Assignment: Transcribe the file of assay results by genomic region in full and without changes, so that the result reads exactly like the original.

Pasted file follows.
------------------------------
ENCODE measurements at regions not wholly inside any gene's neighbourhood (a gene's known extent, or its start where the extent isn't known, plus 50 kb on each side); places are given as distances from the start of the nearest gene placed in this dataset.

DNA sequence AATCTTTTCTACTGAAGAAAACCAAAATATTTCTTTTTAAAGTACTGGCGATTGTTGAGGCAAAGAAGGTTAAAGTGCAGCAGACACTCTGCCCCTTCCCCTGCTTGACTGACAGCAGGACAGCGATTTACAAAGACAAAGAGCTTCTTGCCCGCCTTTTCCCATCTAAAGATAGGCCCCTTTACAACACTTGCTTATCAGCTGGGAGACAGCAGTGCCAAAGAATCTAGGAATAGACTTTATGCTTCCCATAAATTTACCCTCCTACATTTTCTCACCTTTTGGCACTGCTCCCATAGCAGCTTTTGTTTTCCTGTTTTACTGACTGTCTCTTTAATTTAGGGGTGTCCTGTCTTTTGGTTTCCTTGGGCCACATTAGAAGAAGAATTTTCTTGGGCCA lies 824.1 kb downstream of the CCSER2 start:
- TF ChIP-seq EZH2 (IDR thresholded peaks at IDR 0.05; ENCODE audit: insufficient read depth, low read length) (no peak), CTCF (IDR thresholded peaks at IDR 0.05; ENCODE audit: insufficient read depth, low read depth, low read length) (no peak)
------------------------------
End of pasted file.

ENCODE measurements at regions not wholly inside any gene's neighbourhood (a gene's known extent, or its start where the extent isn't known, plus 50 kb on each side); places are given as distances from the start of the nearest gene placed in this dataset.

DNA sequence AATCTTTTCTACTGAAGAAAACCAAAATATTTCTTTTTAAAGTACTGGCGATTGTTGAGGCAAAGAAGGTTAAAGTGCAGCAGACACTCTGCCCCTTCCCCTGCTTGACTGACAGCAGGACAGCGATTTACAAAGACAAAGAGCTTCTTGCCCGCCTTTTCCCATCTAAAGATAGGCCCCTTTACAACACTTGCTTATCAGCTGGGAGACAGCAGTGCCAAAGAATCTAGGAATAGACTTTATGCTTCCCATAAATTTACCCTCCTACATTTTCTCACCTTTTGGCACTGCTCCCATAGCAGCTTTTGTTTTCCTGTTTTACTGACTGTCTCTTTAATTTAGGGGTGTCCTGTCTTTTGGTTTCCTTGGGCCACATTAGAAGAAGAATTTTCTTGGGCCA lies 824.1 kb downstream of the CCSER2 start:
- TF ChIP-seq EZH2 (IDR thresholded peaks at IDR 0.05; ENCODE audit: insufficient read depth, low read length) (no peak), CTCF (IDR thresholded peaks at IDR 0.05; ENCODE audit: insufficient read depth, low read depth, low read length) (no peak)